• Are shoes necessary for your horse?

How to Find a Good Horse Shoer in Your Area

A good farrier ID is trained in all aspects of horseshoeing and is well rounded in the trade; his/her work should be consistent in the following categories:

  • Cold Shoeing: The majority of horses are shod using this method. This requires the farrier to be able to trim the hoof level enough to properly fit a shoe that was shaped without heat. While hot shoeing may have a couple more advantages it is generally more expensive so this is by far the most preferred method for most horse owners. Most farriers prefer to use the cold shoeing method because they do not have to build shoes and they do not have to have to carry all the additional equipment required for hot shoeing.
Horse Shoer in Parkline Idaho
  • Hot Shoeing: Many good equine farriers know the importance of hot shoeing Hot shoeing allows them to do a better job for your equine as they can take out all the little imperfections in the trim, making the hoof natural balanced and level. In addition, when a farrier hot fits a horse, he is able to get a better fit with the horseshoe, leaving your horse happier. There are a lot of horseshoers in Parkline area who do not hot shoe, and that does not mean they are bad. A lot of horse owners do not want their horse hot shod because it is more time consuming and more costly when compared to cold shoeing. However, if your farrier is equipped with tools to hot shoe it is a good indication that he/she takes a lot of pride in their work and have went the extra mile to learn this more traditional shoeing method.
  • Trimming: Most horses are typically shod but there are times that it is not necessary. Horses that are not ridden or used very often are more than likely barefoot, meaning there is no horseshoe on the hoof. Good farriers know how to properly trim a barefoot horse so that the hoofs are less likely to chip or break off pieces of the hoof. Additionally, it is your duty of your farrier to advise you if they notice any issues like soreness that may cause your horse to become lame. They may want to shoe the horse for a few times until the threat has passed.
  • Therapeutic Horseshoeing: If your horse is having problems staying sound, a farrier that specializes in therapeutic shoeing may be able to help your horse. For lame horses that require corrective shoeing will need special shoes and shoeing techniques to help them stay sound. When any equine requires a therapeutic horseshoer it is because they are lame and unusable. These people generally only work on horses with soundness issues and are very skilled at correction techniques. While a lot of farriers may be certified they are not all specialists in therapeutic horseshoeing. The therapeutic specialists generally only work with horses that have lameness issues and they have gained extensive knowledge through training and experience. Most of these guys will only work with lame horses and they have gone the extra mile to gain the experience and knowledge to help horses with soundness issues. They are specialists that really understand how a horse moves and what they need to do to bring the horse back into a nice comfort zone. Even good farriers that are highly skilled will generally recommend you use a specialists because they understand the benefits your horse will receive are much better.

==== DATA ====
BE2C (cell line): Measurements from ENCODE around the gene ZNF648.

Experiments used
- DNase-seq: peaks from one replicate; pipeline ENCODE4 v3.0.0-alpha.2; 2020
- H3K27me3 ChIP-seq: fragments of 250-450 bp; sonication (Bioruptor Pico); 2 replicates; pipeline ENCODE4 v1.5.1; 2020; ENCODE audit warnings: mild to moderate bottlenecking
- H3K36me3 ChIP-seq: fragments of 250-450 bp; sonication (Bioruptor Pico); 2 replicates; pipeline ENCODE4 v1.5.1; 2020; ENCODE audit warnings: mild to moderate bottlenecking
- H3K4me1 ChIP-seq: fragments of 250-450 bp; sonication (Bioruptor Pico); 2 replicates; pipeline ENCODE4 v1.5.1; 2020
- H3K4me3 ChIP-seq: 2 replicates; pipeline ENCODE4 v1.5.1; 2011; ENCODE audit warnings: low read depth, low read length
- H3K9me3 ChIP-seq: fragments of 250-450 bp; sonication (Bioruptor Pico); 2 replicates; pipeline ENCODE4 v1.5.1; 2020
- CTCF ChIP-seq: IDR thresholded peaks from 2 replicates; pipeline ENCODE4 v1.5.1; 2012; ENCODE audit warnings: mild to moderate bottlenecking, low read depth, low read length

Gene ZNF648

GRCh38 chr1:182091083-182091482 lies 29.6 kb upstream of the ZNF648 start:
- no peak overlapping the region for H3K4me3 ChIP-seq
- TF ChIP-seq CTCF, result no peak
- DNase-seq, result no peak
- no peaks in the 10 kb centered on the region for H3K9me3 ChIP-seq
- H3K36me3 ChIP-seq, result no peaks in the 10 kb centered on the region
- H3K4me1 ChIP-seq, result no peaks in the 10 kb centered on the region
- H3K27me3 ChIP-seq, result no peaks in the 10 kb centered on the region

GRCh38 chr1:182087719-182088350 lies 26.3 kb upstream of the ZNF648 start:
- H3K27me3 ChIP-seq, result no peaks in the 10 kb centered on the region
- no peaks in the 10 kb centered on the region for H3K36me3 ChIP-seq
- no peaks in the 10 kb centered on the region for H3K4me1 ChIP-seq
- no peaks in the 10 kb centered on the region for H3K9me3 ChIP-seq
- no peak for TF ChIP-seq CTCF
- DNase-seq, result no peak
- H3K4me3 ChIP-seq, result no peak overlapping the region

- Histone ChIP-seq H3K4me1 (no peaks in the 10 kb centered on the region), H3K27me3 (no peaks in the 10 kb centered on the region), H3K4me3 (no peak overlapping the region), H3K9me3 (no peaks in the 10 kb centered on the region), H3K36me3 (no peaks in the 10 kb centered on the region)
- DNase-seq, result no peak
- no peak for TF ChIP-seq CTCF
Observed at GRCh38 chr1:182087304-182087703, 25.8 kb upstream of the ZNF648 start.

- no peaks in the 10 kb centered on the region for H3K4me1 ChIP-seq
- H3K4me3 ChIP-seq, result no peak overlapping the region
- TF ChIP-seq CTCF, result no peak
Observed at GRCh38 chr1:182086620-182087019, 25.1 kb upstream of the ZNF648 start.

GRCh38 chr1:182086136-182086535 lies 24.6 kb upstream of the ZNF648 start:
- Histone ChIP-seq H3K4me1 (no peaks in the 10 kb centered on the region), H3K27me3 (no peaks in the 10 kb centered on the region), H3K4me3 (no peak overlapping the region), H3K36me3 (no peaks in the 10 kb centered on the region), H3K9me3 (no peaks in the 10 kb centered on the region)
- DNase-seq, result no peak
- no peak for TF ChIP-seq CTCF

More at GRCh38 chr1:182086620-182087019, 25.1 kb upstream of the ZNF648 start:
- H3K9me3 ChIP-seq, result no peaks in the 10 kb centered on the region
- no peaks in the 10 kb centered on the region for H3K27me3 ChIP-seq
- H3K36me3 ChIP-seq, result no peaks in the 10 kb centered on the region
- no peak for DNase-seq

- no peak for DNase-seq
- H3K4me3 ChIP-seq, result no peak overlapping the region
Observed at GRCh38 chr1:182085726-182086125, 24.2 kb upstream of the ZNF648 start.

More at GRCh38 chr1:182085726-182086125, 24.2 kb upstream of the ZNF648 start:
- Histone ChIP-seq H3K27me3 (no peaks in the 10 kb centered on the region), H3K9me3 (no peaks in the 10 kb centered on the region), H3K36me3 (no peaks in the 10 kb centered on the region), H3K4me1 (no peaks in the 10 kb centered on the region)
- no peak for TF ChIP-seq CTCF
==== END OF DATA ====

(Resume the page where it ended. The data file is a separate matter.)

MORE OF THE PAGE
Parkline ID Farrier Services for Most Horses

  • Rope Horses
  • Barrel Horses
  • Cutting Horses
  • Reining Horses
  • Draft Horses
  • Dressage Horses
  • Gaited Horses
  • Ranch Horses
  • Western Pleasure
  • Hunters

In the Parkline Area, Farriers Generally Use The Following Types of Horseshoes

There are many horseshoes your farrier may choose to use on your horse. The following are a few examples:

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  • Heart Bar Shoe: To promote blood flow into the hoof, this type of shoes is typically used. Although the most common use of this shoe is for foundered horses, there are many other applications for this shoe. Many farriers are very cautious when applying this type of shoe. When applied incorrectly, the horse will be sore and uncomfortable. On the other hand, enough pressure must be applied for the heart bar shoe to be effective. Proper application of the hear bar shoe is crucial for the horse to get proper blood flow.